The goal in every case is to allow good users to continue to add links to their comments, as that is considered by some to be a valuable aspect of any comments section.
RSS feed monitoring
Some wikis allow you to access an RSS feed of recent changes or comments. If you add that to your news reader and set up a smart search for common spam terms (usually viagra and other drug names) you can quickly identify and remove the offending spam.
Another filter available to webmasters is to add a hidden session token or hash function to their comment form. When the comments are submitted, data stored within the posting such as IP address and time of posting can be compared to the data stored with the session token or hash generated when the user loaded the comment form. Postings that use different IP addresses for loading the comment form and posting the comment form, or postings that took unusually short or long periods of time to compose can be filtered out. This method is particularly effective against spammers who spoof their IP Address in an attempt to conceal their identities.
Some blog software such as Typo allow the blog administrator to only allow comments submitted via Ajax XMLHttpRequests, and discard regular form POST requests. Although Ajax comment forms can be easily defeated after examining the page source, spammers so far have mainly chosen to pass such opportunities by.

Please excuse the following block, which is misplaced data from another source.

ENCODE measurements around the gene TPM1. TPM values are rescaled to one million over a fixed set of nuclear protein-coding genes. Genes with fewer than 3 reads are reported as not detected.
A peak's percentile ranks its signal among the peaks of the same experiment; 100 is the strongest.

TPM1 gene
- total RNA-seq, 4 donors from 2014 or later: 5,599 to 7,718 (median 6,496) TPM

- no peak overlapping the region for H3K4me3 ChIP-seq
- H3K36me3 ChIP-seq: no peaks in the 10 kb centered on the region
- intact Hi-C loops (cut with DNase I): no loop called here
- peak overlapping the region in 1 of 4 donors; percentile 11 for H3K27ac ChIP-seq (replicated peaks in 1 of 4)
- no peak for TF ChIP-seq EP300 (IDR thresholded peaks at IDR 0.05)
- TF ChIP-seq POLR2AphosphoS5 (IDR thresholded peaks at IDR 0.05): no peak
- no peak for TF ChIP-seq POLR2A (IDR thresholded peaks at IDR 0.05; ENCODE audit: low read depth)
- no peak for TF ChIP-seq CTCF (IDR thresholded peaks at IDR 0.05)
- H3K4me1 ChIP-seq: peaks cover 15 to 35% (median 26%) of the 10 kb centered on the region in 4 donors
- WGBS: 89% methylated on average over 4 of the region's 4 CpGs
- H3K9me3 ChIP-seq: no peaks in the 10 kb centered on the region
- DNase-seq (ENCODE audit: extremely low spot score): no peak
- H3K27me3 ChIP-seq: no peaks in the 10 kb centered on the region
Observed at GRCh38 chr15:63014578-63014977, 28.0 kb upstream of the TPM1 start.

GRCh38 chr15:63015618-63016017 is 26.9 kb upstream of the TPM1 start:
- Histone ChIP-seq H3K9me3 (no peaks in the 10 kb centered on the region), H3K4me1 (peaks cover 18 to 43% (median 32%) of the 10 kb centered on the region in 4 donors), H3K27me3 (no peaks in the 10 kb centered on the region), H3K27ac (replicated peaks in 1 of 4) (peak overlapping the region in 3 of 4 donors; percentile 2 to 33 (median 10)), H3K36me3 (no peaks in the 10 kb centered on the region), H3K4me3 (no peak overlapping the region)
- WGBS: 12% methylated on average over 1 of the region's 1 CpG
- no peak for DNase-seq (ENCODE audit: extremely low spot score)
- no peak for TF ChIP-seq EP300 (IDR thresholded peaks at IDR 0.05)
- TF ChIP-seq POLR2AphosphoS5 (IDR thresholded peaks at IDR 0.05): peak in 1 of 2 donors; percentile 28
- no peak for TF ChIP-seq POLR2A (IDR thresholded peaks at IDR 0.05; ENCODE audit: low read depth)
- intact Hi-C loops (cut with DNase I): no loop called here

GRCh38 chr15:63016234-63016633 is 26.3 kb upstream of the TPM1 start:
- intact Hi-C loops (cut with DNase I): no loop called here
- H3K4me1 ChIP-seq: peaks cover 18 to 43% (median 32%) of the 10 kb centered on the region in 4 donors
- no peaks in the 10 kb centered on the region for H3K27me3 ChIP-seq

Switching off comments
Some bloggers have chosen to turn off comments because of the volume of spam.
- Social networking spam
- Anti-spam Features of MediaWiki
- Article about latest spamming techniques on Search Engine Journal
- Six Apart Comment Spam Guide, fairly broad overview from Movable Type's authors.
- The (Evil) Genius of Comment Spammers, an article on link spam from Wired magazine.
- Gilad Mishne, David Carmel and Ronny Lempel: Blocking Blog Spam with Language Model Disagreement, PDF. From the First International Workshop on Adversarial Information Retrieval (AIRWeb'05) Chiba, Japan, 2005.
- A Comprehensive Guide to Protecting Your Blog from Spam - a series of measures you can follow to making your WordPress Blog spamfree
- Spam Huntress The Norwegian Spam Huntress - Ann Elisabeth
- Anti Spam Articles. -Anti Spam Articles and lots of information.
- SecuriTeam Blogs Spam section Intensive technical posting by the Gadi Evron on blog spam techniques and counter-measures.
- SignedPing An open specification for blog security to combat spam.